The implementation of version 2 of the Payment Services Directive (PSD2) requires the authentication of the cardholder during payment transactions.
This authentication is possible when the cardholder is present when the transaction is created, when the order is placed (this is known as a "CIT" or "Customer Initiated Transaction").
On the other hand, authentication is not possible when the cardholder is not present and the transaction is initiated by the merchant (this is called a MIT or "Merchant Initiated Transaction").
In this second case, the merchant must chain the MIT to an "originating" CIT, using a chaining identifier (or grouping identifier) to comply with PSD2.
The purpose of this document is to explain the principle and the implementation of this chaining in the various use cases identified.
Description and principle
Who does this document target?
This document is intended for merchants and their technical teams wishing to implement transaction chaining on their e-commerce website, for the following means of payment:
To get an overview of the Worldline Sips solution, we advise you to consult the following documents:
The regulations therefore provide for different qualifications, which determine whether or not strong authentication is required; These include CIT and MIT:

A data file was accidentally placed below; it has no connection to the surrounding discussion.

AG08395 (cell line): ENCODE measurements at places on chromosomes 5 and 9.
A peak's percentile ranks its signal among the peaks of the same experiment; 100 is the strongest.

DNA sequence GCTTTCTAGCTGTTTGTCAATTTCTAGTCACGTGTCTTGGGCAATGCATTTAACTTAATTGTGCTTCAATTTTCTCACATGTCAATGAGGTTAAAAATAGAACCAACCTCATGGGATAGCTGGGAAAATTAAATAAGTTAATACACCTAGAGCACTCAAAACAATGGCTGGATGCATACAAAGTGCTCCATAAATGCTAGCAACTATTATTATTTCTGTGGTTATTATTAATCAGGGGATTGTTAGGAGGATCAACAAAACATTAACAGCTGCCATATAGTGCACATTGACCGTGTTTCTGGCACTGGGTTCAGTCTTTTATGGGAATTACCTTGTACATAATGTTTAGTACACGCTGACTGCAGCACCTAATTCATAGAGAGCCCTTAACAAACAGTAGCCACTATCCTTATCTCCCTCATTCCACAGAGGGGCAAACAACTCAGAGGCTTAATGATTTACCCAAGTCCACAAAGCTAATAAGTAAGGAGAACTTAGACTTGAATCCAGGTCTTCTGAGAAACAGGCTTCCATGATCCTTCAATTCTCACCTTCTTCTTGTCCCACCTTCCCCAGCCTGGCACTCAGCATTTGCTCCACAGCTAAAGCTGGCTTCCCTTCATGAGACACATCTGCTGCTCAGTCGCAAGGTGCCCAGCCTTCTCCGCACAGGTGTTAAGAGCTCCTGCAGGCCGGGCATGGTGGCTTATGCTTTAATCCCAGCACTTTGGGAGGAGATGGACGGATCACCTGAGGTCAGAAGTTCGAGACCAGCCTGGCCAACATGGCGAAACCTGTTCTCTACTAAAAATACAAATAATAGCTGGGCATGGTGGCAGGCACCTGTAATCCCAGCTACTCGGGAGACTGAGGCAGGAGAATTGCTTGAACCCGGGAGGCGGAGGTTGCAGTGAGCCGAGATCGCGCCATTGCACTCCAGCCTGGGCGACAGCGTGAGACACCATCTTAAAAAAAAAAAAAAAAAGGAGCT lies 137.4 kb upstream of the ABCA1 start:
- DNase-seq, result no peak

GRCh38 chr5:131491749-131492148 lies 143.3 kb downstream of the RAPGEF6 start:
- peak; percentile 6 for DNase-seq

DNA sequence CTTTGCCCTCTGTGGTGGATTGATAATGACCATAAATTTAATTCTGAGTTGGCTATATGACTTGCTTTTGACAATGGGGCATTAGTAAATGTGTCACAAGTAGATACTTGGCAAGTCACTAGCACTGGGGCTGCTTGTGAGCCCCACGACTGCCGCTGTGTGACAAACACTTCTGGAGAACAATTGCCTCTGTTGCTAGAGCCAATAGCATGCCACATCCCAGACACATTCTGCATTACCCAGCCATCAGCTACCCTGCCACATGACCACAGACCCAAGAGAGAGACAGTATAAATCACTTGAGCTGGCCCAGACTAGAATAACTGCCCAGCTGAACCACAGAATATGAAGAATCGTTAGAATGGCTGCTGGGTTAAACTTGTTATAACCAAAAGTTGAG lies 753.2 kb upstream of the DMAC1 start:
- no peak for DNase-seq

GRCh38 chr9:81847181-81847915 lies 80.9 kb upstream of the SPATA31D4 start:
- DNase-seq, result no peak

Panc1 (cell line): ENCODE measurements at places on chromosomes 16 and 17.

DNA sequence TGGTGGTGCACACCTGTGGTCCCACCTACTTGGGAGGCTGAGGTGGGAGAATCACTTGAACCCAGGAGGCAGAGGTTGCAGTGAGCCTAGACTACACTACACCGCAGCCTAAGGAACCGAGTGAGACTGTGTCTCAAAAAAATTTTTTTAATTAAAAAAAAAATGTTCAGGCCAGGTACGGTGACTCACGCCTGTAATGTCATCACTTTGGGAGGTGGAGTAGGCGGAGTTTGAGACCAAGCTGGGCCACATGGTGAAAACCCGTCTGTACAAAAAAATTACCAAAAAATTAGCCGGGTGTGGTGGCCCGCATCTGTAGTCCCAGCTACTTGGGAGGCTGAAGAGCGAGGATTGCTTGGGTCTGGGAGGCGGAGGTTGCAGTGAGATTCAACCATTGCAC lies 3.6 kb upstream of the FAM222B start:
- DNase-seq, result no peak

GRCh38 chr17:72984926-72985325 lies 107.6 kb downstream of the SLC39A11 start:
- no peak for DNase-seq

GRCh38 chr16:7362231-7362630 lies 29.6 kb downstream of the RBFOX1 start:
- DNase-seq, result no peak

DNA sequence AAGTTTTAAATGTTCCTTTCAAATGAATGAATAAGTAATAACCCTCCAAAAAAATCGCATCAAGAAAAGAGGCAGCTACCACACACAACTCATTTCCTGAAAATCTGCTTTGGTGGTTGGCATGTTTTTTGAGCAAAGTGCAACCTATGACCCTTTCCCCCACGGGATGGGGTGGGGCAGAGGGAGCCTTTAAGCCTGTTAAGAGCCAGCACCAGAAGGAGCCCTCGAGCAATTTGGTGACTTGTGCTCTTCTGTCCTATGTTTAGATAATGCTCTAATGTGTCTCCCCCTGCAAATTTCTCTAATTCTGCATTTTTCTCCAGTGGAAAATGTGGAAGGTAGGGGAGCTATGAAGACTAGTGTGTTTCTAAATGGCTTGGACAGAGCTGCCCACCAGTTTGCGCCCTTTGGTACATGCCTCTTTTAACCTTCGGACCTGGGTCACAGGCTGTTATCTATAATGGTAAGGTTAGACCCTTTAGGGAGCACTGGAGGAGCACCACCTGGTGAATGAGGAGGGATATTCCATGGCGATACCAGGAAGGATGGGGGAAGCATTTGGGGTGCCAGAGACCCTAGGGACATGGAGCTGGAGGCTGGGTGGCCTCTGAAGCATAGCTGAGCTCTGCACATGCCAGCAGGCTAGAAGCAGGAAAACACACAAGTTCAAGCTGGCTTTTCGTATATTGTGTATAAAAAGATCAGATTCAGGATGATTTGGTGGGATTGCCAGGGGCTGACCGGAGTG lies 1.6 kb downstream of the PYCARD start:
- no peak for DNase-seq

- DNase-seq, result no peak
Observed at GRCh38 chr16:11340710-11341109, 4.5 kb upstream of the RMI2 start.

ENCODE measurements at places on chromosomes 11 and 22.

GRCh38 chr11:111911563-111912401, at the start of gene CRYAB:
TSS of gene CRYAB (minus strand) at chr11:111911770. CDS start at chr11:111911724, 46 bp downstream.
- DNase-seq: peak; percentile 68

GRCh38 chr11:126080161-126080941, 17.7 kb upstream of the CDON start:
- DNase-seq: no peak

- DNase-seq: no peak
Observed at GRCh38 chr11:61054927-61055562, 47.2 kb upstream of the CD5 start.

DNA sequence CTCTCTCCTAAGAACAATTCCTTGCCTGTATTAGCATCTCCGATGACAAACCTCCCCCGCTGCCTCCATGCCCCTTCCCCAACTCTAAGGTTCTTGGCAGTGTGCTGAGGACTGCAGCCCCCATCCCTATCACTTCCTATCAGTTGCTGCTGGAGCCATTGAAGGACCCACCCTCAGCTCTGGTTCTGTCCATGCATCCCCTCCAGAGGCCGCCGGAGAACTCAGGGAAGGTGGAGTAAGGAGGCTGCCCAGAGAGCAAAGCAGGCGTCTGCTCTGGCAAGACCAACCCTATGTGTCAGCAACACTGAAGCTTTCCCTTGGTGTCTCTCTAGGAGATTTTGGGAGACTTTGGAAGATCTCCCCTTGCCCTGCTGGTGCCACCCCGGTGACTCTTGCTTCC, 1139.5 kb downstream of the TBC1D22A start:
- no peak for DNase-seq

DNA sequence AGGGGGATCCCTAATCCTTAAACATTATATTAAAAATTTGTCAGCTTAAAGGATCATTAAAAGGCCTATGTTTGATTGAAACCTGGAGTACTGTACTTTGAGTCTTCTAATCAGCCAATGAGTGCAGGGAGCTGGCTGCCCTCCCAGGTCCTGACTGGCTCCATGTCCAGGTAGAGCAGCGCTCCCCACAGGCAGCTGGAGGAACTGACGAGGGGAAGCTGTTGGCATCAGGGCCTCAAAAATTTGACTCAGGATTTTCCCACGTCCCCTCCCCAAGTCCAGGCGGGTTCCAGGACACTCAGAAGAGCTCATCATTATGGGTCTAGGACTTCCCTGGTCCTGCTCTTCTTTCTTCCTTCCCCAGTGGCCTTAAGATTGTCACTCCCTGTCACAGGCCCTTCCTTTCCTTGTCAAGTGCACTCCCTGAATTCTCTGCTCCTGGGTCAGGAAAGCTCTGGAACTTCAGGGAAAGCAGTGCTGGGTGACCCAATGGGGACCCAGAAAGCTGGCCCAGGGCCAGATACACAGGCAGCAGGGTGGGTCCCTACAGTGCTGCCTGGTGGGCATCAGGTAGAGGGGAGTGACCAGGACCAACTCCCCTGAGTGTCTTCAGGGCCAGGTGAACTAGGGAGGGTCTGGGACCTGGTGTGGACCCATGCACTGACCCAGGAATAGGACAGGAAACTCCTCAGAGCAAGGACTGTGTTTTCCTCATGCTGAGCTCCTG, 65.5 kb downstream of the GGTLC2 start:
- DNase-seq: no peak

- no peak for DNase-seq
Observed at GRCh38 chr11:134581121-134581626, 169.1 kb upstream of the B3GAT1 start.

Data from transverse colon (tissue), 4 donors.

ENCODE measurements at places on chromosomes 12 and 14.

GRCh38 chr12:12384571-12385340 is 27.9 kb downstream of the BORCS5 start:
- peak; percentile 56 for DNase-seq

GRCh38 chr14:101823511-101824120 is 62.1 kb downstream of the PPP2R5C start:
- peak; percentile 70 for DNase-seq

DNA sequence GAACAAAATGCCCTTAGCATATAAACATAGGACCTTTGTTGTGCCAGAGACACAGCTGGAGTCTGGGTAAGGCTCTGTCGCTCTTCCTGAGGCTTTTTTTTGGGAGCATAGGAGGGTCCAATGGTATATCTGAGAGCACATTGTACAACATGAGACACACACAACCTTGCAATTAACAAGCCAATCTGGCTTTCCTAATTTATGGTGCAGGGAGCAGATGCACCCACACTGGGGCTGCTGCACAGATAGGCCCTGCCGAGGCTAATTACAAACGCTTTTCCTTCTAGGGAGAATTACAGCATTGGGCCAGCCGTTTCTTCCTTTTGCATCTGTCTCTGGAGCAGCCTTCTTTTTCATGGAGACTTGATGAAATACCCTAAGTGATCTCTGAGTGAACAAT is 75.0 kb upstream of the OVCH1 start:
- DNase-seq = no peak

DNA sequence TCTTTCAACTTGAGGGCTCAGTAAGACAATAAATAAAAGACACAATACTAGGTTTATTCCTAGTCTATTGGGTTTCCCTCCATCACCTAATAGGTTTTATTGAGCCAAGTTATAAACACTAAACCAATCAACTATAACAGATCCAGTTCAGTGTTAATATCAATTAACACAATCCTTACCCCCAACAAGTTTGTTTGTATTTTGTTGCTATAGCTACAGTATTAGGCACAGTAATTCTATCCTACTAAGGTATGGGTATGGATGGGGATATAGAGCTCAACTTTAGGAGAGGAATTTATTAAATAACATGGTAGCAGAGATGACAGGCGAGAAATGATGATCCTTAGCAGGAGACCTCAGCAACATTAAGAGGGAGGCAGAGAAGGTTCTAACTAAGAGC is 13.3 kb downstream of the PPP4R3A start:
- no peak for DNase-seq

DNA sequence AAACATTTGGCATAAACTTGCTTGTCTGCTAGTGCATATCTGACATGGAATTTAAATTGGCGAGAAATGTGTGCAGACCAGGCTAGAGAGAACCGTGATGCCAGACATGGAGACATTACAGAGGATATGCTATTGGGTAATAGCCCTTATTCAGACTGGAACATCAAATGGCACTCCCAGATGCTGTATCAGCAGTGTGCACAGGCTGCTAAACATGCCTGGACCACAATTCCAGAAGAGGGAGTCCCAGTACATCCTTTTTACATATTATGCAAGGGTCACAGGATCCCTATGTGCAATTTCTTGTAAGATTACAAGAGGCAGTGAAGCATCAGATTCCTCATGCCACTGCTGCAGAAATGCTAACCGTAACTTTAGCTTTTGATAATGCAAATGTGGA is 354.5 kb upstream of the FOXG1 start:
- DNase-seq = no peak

|Customer Initiated Transaction via internet||Customer Initiated Transaction via email or phone||Merchant Initiated Transaction|
|Transaction initialized by the cardholder, via an
electronical channel (internet) :
||Transaction initialized by the cardholder via a
non-electronical channel (MO/TO) :
||Transaction initiated by the merchant without the the cardholder, regardless of the channel.|
|These transactions are subject to the requirement of strong authentication of the cardholder.||These transactions are not subject to the requirement of strong authentication of the cardholder.||These transactions are not subject to the requirement of
strong authentication of the cardholder.
However, they must be linked to the CIT (through chaining).
Purpose and principle
Chaining is carried out using a chaining identifier or grouping identifier. This is a unique transaction reference provided by the issuer in the response to the CIT authorisation (or information) request.
Depending on the use case:
- STI or Scheme Transaction Identifier is used to refer to the identifier provided by the issuer in the response to the authorisation request (also called NTI network_transaction_id),
- iSTI or initial Scheme Transaction Identifier is used to refer to the reference identifier to be provided in subsequent transactions.
This principle applies regardless of the version of the 3DS protocol version used (3DSv2, 3DSv1).
To benefit from a payment guarantee in the case of a multiple payment upon shipping with CB scheme on MIT which intervene in the 30 days which follow the CIT authentication, you must also fill in the following 4 fields :
|Sips fields||CB2A DA fields||CB2A settlement fields||CB2A description|
|initialHolderAuthentProgram||56-0046-01||59-0046-01||3DS protocol major version|